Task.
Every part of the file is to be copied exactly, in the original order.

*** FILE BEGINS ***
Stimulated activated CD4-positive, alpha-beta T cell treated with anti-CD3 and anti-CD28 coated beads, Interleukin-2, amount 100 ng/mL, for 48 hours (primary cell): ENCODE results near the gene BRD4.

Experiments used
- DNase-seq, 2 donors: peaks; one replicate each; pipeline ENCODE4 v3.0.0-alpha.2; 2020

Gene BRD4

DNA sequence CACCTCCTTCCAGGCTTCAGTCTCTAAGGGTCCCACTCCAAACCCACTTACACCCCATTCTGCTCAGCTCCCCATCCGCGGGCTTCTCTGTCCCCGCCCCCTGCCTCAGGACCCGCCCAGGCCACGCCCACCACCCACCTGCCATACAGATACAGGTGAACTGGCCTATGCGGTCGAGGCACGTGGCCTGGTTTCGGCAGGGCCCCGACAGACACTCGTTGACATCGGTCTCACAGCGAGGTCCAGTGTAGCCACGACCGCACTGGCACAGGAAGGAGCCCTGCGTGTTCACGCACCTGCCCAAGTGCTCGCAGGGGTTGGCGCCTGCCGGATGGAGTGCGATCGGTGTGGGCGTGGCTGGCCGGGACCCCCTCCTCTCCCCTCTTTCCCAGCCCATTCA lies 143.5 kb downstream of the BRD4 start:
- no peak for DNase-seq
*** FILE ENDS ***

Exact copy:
Stimulated activated CD4-positive, alpha-beta T cell treated with anti-CD3 and anti-CD28 coated beads, Interleukin-2, amount 100 ng/mL, for 48 hours (primary cell): ENCODE results near the gene BRD4.

Experiments used
- DNase-seq, 2 donors: peaks; one replicate each; pipeline ENCODE4 v3.0.0-alpha.2; 2020

Gene BRD4

DNA sequence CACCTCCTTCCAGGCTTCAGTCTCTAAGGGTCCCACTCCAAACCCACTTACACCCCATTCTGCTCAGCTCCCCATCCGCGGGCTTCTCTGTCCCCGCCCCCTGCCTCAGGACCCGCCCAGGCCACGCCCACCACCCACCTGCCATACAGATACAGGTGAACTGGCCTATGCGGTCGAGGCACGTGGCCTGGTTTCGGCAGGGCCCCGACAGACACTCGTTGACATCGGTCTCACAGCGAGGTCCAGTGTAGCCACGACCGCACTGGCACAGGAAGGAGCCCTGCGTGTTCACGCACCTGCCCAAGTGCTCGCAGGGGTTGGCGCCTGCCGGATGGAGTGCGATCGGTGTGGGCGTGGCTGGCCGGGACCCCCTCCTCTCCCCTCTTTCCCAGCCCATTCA lies 143.5 kb downstream of the BRD4 start:
- no peak for DNase-seq